Looking Ahead to the Next Few Weeks

Written by Caleb on July 25, 2011 – 3:18 pm

Let’s forget about the past two series. One was at Coors Field, which is hell on any team. The other, Great American Ball Park, is small enough that traveling high school baseball teams regularly hit home run after home run while playing there (might be an exaggeration, but not much of one). As of Monday morning, the Braves are six games behind Philadelphia for the NL East lead and only four games ahead of Arizona for the Wild Card lead. It’s an easy time to look at the standings and determine that the Braves do not have a shot at overtaking the Phillies and that there is a good possibility that the Diamondbacks will overtake the Braves for the Wild Card position. However, this is a short-sided thought based on the past seven games at Coors and Great American.

The Braves have a great opportunity to make a decent run over the next three weeks or so. The next four opponents, in order, are the Pirates for four at home, the Marlins for three at home, the Nationals for three away, the Mets for three away, the Marlins for three away and returning home to three-game series with the woeful Cubs. Does this sound like a murderer’s row for the next few weeks? The Pirates, Marlins, Nationals and Mets are all hanging around the .500 mark, while the Cubs would gladly take a .500 record moonwalk bounce house at the moment. The strongest of all of those teams should be the Pirates, but I am not entirely sold on them being a “good” team. Average is more realistic and an average team the Braves should beat two out of three times.

Let’s look at each series. The Braves swept a two-game series with the Pirates in May, so let’s assume they take three of four from the Pirates. Then they take two of three from the Marlins, Nationals, Mets, and Marlins again. Let’s be positive and assume they sweep the Cubs after returning home. So they win fourteen out of the nineteen for one hell of a nineteen game stretch.

The Phillies will face the Giants and Pirates at home, then will head to the Rockies, the Giants, head over to Dodger stadium and finish with the Nationals. The seven games with the Giants will be very tough, Coors Field is always a crap shoot, and the Dodgers have been playing better, as of late.

In those nineteen games, the Phillies should realistically win thirteen or fourteen, similar to the Braves. However, let’s break it down a bit further. The series with the Rockies could go either way, but let’s assume the Phillies win two of three. There are seven games with the Giants, with four of them at San Francisco. The Phillies take two of three in Philadelphia, but only win one out in San Francisco. The Phillies lost two of three from the Pirates in June and let’s assume the Pirates play well against them again, with the Phillies only winning one game. They finish up with the Dodgers and Nationals and win two of three in each series. So in the Phillies’ nineteen games, they only win ten of them.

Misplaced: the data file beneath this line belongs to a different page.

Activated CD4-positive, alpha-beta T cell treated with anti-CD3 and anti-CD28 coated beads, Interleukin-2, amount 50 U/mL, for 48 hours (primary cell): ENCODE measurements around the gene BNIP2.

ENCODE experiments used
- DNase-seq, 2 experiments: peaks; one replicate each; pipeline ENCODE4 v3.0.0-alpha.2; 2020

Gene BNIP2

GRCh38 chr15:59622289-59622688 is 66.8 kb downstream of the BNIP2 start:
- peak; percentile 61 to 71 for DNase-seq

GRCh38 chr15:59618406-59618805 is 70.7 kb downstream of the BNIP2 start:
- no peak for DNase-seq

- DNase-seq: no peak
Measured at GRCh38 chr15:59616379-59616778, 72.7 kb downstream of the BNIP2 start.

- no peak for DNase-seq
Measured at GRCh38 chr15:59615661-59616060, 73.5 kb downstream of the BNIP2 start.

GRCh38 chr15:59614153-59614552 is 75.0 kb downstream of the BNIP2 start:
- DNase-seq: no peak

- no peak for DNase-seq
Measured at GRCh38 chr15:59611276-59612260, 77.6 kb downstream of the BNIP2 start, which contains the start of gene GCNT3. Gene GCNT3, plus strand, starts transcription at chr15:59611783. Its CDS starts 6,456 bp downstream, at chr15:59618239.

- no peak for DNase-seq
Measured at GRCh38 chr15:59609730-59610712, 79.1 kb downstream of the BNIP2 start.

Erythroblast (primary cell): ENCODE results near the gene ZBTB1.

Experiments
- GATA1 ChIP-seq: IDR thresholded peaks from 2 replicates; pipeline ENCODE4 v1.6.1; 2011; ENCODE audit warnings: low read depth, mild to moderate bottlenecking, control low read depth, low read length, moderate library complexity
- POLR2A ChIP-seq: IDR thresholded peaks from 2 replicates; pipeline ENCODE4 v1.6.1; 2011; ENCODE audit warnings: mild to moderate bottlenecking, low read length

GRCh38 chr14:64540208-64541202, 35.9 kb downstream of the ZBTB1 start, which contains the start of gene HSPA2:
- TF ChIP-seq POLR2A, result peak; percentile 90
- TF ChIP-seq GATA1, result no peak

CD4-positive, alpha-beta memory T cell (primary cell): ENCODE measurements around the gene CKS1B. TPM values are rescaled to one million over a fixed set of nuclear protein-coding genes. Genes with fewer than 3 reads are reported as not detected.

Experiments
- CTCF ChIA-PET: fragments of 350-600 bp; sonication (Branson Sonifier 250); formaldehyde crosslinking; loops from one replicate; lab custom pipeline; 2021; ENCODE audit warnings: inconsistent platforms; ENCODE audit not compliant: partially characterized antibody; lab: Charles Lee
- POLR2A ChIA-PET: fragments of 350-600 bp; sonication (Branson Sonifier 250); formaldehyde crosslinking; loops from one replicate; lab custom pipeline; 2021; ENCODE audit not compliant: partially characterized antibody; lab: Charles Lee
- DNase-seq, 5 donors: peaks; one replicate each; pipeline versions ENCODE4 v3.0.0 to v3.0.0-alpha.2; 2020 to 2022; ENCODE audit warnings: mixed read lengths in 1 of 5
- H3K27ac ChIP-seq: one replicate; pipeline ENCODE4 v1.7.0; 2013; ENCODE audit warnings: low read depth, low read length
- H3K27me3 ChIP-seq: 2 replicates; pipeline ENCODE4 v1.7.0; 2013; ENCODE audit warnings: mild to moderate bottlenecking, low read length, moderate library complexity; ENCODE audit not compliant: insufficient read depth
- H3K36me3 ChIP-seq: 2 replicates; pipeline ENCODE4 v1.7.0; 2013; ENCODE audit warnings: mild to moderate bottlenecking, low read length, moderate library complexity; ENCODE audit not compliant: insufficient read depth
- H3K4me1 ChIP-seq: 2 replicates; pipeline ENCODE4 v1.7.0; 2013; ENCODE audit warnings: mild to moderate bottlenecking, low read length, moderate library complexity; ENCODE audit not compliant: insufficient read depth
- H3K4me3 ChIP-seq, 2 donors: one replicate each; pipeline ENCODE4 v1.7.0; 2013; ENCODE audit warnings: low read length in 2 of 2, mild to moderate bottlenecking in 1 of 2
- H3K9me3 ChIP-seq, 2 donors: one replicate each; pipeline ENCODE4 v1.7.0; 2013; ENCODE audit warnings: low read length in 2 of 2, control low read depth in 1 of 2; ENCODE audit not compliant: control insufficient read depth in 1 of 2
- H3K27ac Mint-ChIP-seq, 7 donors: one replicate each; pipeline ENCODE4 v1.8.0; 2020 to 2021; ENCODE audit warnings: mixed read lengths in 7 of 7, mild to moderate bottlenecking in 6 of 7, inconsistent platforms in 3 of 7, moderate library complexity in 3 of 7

I know these assumptions are biased, but I believe they are within a realistic realm. If the above games play out as assumed, the Braves will be only two games back with a month and a half of the season left.

For the sake of argument, let’s assume the Braves are three games back after the next nineteen games. It’s quite possible the Braves are healthy, a trade has been made and the offense is clicking. They take four of six from the Phillies meaning they need to pick up two games somewhere. Is this possible? Possible, but improbable nonetheless. Unless the Phillies start to exhibit some weaknesses that they have not shown as of yet.

Being two games behind the Phillies for the NL East lead would mean the Braves are securely in the playoffs as the Wild Card team. Actually making the playoffs is the difficult part. Once the Braves are in, winning the first series becomes a three-man rotation, and I would put their three best against any other team. Assuming everything plays out accordingly, the Phillies and Braves will meet in the NLCS. As it has been repeated lately, these two teams are scarily similar. The match-up would be fun to watch and would probably stretch to six or seven games.

But before I get stuck in the future, let’s just remind ourselves that the Braves have a favorable schedule coming up in the next three weeks and the team is getting healthy. Add into this mix a trade, Dan Uggla continuing his upward trend, and the return of Peter Moylan (hopefully), the last part of the season is going to be very fun to watch.

I know this is biased and not based too heavily in statistics. I just wanted to point out that with a few wins here for the Braves and a few losses there for the Phillies, the NL East is still within reach however unlikely it seems now.

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